• Age: Include women of all ages, especially women over 50 who are mostly missing in media. Show younger and older women interacting and enjoying each other’s company, engaging in interesting discourse, sharing wisdom, and gaining perspective. Portray older women as productive, valuable members of society.
  • Body size: Show women and femme-identifying individuals with a variety of body sizes. Make body size diversity a priority and a normal part of casting for marketing content. The Geena Davis Institute on Gender in Media recommends avoiding common dehumanizing stereotypes of people with large body types as clumsy, sidekicks, or comic relief.

Get real about beauty

Research shows that girls and women who internalize the idea that their bodies are the most important thing about themselves suffer from higher rates of depression, eating disorders, body hatred and shame, and lower self-esteem. Move away from depictions of women that perpetuate unattainable standards of beauty. Include women who do not physically fit traditional (and outdated) definitions of femininity. For example, show women with large, muscular body types, big facial features, small breasts, uneven skin, short hair, a lower voice, androgynous clothing, etc. Challenge the idea that girls and women should primarily be valued for the way they look.


Depict women of all ages, races, abilities, and sizes in natural, unfiltered, and authentic ways.

Show women taking control of their destiny

Lean into ambitious, confident, assertive portrayals of women, showing grit in realistic, believable scenarios. Show women and femme-identifying characters as genuine, nuanced, flawed, taking risks, in charge, and doing cool things. Avoid stereotypical depictions of women as submissive and self-doubting. Reject overplayed “empowerment” storylines, like the “little girl with gusto” trope, that are no longer progressive because they are too emotionally manipulative.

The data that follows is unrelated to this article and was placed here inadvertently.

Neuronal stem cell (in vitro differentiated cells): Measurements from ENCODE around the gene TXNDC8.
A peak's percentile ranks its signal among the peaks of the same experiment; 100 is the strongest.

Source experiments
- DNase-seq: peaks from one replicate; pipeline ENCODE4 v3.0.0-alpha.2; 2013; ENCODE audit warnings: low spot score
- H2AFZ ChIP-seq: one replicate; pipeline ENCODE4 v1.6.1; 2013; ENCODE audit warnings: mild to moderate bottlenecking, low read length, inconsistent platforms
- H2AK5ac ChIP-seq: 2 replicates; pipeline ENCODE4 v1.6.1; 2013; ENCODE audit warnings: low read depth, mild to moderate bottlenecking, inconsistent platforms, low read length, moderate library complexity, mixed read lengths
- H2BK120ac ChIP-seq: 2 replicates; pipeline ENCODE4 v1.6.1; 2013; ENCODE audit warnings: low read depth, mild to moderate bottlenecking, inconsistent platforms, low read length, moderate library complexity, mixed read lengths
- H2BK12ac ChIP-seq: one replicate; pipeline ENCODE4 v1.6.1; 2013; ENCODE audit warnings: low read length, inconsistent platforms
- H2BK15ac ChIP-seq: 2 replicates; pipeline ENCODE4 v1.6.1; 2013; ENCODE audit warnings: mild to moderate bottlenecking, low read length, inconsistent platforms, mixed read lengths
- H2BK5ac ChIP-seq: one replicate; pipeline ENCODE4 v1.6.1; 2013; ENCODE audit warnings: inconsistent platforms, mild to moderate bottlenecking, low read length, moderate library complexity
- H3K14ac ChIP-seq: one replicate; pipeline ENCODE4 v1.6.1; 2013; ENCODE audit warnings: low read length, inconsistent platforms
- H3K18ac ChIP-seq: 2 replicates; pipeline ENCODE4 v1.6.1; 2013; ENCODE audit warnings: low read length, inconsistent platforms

Opt for complicated, authentic stories that feature women with agency and the capacity to act independently.

Recognize that masculinity matters

When we say “gender,” we tend to think of a stereotypical definition of a woman, but rigid gender norms also harm men. Boys and men get the message from a young age that “real men” are expected to act tough, be in charge, be aggressive, bury their emotions, and not seek help when they are hurting. Research finds that there is considerable societal pressure for men to fit into the “man box,” and those who do have higher rates of depression, are more likely to engage in high-risk behaviors, and are less likely to seek help when needed (source). Depict healthier versions of masculinity that encourage boys and men to embrace their full humanity. Actively reject representations that reinforce limiting and harmful ideas of what it means to be a “real man.”

Build work without stereotypes

Social context


Champion women in traditionally male-dominated roles, like CEOs or STEAM professionals.

Portray women in non-traditional contexts, like playing video games with friends or racing cars.

Show women as parents who have full lives outside of traditional caretaking roles.

Depict women and men as having similar roles in the workplace, social settings, educational settings, and the home.

Depict historically gender-segregated settings as inclusive spaces for all genders, such as baby showers or batting cages.



Show girls and women with confidence in various professional, leadership, and other settings.

Champion women as ambitious and comfortable leading others.

Portray women with varied aspirations and interests (e.g., careers, politics, the arts, athleticism).

Depict women as independent and able to take care of themselves.



Portray women and femme-identifying individuals with a variety of skin tones, races, ethnicities, and nationalities.

Champion women and femme-identifying individuals with a variety of gender and sexual orientations.

Show women and femme-identifying individuals with cognitive, communication, and physical disabilities.

Portray women and femme-identifying individuals of all different ages, and a variety of body sizes.